Introduction to Immune System

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1 Introduction to Immune System

2 Learning outcome You will be able to understand, at a fundamental level, the STRUCTURES and FUNCTIONS of cell surface and soluble molecules involved in recognition of foreign antigens And You will be able to understand the way in which the DIFFERENT CELL TYPES expressing these molecules INTERACT during the immune response.

3 Introduction to the Immune System - Innate and adaptive immunity - Humoral and cell-mediated immunity - Cells of the immune system

4 More commonly used terms Antigen Antibody Affinity/Avidity Cellular immunity Complement Chemotaxis Cytokine Humoral immunity Hypersensitivity Immunoglobulin Inflammatory MHC restriction Opsonisation Processing Endogenous & Exogenous Pathogen Diversity Epitope Naive and memory Tolerance Ig (IgD, IgM, IgG, IgA, IgE) TCR MHC (HLA) TLR PRR PAMP Th1/Th2/Th17 Treg MALT

5 1. What is the main function of the Immune System? 2. What are the most important features of the Immune System?

6 Primary function of the Immune System: To protect individuals against infection - must be able to distinguish self from non-self Dysfunctions: Immunodeficiency Allergy Autoimmunity

7 What does the Immune System protect against? Potentially pathogenic organisms Bacteria: Extracellular / (intracellular) Viruses: Obligate intracellular parasites Fungi: Mostly extracellular Parasites: Extracellular or intracellular

8 Features of the Immune System (1) Specificity Immunised Protected against: against Polio Measles Diphtheria Polio Measles Diphtheria - - +

9 Features of the Immune System (2) ذاكرة Memory Advantage to recognise antigen more rapidly and efficiently on second exposure. وفرة Redundancy If one mechanism fails or is circumvented, another can take over. متكامل Complementarity Different mechanisms operate at different times or locations. التعاون Co-operation Between different cells and molecules of adaptive and innate systems.

10 Innate and Adaptive Immune Systems Innate Rapid, first line of defence against infection Adaptive Later, more specific response

11 Innate vs. adaptive immune systems Response Kinetics Specificity Memory Innate Rapid (early) + - Adaptive Slow (late)

12

13 The Innate Immune System (1) Skin/epithelia - physical barrier to infection Mucous membranes - low ph - peristaltic flow/cilia - dilution and flushing - mucus trapping - normal flora

14 The Skin

15 The Innate Immune System (2) Soluble proteins - bactericidal - opsonising Leucocytes - phagocytic cells - cytotoxic cells (NK cells)

16 Cells of the Immune System Granulocytes - Neutrophils - Eosinophils - Basophils Mast Cells Macrophage/Monocytes Natural Killer (NK) Cells Adaptive: B Lymphocytes T Lymphocytes

17 Leukocytes or (WBCs)

18 Haematopoietic Cell Lineages

19 Haematopoiesis تكوبن خاليا الدم Almost exclusively takes place in bone marrow All haematopoietic cells derived from a common bone marrow stem cell Regulated by cytokines which act on early or later stages of differentiation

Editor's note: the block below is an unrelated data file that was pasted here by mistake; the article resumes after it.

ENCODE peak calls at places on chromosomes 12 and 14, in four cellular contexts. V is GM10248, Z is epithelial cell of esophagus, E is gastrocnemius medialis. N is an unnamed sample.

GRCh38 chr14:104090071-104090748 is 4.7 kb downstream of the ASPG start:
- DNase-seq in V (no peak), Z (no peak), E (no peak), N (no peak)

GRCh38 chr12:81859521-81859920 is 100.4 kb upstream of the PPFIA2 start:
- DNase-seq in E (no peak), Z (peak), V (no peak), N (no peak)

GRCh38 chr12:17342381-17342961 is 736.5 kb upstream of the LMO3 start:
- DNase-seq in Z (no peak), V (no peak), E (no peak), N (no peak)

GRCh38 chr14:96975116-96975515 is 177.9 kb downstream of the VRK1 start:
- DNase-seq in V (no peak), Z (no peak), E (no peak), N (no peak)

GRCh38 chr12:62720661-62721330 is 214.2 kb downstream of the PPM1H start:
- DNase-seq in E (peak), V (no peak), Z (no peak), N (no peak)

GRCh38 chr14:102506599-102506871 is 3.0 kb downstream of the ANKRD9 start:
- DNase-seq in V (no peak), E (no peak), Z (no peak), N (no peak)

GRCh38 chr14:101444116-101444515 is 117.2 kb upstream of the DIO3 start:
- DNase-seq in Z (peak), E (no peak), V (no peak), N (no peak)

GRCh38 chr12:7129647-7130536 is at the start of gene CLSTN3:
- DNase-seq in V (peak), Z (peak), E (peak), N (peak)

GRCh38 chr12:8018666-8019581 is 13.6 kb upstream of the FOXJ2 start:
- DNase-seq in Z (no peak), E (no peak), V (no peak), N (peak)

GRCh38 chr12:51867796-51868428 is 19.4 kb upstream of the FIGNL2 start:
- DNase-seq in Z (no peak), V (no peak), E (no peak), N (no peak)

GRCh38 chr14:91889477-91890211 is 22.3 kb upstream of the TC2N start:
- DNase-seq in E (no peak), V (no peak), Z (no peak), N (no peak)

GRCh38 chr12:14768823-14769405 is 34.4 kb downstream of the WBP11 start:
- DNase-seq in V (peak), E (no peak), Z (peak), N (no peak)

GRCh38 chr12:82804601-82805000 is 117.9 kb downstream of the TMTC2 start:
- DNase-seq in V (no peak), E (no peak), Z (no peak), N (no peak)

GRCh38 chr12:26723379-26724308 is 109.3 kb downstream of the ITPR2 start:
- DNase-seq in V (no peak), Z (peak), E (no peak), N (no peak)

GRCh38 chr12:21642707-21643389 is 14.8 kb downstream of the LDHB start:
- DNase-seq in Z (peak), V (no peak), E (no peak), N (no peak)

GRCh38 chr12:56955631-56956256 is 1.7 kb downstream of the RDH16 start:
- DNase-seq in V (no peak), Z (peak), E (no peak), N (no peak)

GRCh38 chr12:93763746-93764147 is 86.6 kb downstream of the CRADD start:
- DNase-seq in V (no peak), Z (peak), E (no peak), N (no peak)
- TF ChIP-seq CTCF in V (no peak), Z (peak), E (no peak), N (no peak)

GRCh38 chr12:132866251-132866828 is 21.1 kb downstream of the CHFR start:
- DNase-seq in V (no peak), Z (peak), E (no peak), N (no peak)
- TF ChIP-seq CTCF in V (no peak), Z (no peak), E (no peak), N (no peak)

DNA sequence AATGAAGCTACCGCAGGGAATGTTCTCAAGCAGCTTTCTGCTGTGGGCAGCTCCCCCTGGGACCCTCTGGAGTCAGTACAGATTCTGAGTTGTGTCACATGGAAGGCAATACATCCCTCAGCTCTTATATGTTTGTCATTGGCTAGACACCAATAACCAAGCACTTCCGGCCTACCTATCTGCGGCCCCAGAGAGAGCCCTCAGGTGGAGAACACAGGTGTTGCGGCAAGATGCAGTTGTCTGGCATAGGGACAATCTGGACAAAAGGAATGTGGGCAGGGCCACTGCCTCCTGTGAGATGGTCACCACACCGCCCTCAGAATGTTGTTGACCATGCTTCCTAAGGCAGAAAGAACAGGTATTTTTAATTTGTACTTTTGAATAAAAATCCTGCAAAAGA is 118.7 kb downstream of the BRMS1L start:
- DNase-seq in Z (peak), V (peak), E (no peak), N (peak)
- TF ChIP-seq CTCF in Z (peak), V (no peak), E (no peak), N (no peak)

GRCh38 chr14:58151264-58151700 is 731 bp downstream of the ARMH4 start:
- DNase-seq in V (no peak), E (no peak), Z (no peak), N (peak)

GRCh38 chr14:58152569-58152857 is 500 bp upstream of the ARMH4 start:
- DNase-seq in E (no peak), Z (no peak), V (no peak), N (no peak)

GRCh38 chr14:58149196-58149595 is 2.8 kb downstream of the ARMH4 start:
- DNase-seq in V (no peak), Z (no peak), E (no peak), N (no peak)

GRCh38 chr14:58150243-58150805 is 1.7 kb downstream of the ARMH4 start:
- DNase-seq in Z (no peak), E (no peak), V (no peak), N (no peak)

20 Phagocytes of the Innate Response Monocyte/macrophages Neutrophils (PMN) Long half life in blood Short half life in blood Chronic inflammation Acute inflammation Resident tissue cells Usually confined to blood Both phagocytic for microbes Both contain lytic granules

21 Phagocytosis of E.Coli

22 Mononuclear Phagocyte Lineage Blood: Monocytes (Dendritic Cells) Tissues: Macrophages/Histiocytes/Dendritic Cells Liver: Kupffer Cells Lung: Alveolar Macrophages Bone: Osteoclasts Brain: Microglia Synovium: Type A synovial cells Skin: Langerhans cells Lymphoid tissues: Dendritic cells/macrophages

23 Cytokines: Molecular messengers of the innate and adaptive immune responses Soluble protein mediators Produced by or act upon leucocytes Act via cell surface receptors Act in networks

24 The Complement System A cascade of plasma proteins that provide rapid defence against infectious agents Classical pathway (antibody dependent) Alternate pathway (direct) Lectin pathway (soluble innate mediators) Functions: Lysis, chemotaxis, opsonisation

25 Summary Functions of the Innate Immune Response Soluble mediators Bind to pathogens or their products, neutralise their function or aid their removal by phagocytic cells = opsonisation. Phagocytic cells Sequestration and elimination of pathogens.

26 Adaptive Immune Responses: Humoral and Cell-Mediated Immunity Huge range of potential pathogens Susceptible to rapid genetic mutation May be intracellular or extracellular Need more than one mechanism of protection

27 Adaptive Immune Responses: 1- Antigenic Specificity (recognize different molecules) 2- Diversity (recognize different structure) 3- Immunologic memory (Second challenge) 4- Self/ Non-Self Recognition

28 Mediators of the Adaptive Immune Response Antibodies Mainly against antigens in body fluids Neutralisation of bacteria and viruses T cells Exclusively against cell-bound antigens Killing of virus-infected cells Killing of intracellular bacteria (indirect) Killing of tumour cells

29 T- Lymphocytes B- Lymphocytes Thymus Bursa at Fabricius Cell mediated immunity Humoral immunity

30 Interaction between Innate & Adaptive Immune Response Cooperative relationship Soluble mediators facilitate antigen uptake by antigen presenting cells (APC) Cell surface receptors also enhance uptake of antigen Triggers adaptive immune response

31 Homework assignment 1. Describe the different types of immune system? 2. How do they function?

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